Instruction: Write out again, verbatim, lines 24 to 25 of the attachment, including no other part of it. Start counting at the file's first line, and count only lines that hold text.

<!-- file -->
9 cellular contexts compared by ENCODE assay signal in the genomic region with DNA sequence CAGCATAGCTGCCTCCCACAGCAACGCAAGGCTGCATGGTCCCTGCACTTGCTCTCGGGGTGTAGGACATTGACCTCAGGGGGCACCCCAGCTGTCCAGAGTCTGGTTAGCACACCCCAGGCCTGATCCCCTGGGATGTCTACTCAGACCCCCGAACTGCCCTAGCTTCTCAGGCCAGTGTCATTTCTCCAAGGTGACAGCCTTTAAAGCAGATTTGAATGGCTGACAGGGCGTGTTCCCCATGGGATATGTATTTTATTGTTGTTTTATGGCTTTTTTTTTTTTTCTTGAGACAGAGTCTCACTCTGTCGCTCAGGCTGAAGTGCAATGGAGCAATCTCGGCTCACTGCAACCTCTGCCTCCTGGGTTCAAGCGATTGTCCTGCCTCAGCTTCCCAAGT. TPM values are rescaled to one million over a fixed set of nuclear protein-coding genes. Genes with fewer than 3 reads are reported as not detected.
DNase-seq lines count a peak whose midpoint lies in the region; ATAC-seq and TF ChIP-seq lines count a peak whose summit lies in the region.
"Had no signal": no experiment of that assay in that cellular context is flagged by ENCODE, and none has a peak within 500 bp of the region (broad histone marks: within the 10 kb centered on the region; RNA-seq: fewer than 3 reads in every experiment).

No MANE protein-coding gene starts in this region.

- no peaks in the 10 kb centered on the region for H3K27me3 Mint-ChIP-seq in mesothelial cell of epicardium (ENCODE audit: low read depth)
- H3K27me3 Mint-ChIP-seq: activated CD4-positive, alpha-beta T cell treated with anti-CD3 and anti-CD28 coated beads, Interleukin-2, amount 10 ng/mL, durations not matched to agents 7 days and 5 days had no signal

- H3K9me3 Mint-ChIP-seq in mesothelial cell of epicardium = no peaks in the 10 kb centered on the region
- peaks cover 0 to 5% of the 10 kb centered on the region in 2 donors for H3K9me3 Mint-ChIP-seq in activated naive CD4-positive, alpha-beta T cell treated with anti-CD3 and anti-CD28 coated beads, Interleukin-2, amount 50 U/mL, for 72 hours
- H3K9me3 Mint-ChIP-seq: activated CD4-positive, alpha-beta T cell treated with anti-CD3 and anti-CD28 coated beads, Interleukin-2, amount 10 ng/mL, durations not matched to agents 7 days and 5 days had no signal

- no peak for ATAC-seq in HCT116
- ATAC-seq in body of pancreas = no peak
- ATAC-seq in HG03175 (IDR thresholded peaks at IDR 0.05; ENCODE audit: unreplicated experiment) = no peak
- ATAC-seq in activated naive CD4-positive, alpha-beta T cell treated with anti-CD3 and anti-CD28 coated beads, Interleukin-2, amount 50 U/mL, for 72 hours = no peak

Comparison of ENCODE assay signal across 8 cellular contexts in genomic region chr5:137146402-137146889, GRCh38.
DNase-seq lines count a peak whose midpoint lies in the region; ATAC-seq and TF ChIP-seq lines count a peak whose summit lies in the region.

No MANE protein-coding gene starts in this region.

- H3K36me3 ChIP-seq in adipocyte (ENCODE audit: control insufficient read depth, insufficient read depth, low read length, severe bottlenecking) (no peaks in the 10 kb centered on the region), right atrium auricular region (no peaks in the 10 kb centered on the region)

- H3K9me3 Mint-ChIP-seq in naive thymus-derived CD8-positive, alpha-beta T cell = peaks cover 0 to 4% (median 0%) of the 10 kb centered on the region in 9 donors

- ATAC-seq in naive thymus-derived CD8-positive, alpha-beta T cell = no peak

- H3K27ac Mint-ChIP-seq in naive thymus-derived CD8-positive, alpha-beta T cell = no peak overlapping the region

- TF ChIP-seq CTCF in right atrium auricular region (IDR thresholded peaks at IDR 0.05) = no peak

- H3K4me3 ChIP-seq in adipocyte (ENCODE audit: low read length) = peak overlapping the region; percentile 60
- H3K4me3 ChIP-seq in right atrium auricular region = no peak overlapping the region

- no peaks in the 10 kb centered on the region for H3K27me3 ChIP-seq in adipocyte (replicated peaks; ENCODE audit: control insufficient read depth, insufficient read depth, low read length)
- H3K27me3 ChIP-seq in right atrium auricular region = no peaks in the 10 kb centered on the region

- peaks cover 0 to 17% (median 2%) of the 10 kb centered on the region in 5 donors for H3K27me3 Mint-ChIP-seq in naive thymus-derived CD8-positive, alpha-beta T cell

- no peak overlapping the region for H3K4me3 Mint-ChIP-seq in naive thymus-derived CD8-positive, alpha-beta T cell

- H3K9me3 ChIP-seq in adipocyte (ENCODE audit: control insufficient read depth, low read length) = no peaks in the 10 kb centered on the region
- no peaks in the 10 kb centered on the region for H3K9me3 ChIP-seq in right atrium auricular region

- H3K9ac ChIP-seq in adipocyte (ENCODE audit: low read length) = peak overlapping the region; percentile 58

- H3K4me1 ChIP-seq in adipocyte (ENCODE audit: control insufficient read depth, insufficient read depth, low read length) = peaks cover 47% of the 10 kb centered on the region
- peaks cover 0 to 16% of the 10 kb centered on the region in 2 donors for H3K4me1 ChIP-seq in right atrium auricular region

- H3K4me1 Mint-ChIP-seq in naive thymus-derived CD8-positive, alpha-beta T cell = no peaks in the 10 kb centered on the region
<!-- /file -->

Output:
- no peaks in the 10 kb centered on the region for H3K27me3 ChIP-seq in adipocyte (replicated peaks; ENCODE audit: control insufficient read depth, insufficient read depth, low read length)
- H3K27me3 ChIP-seq in right atrium auricular region = no peaks in the 10 kb centered on the region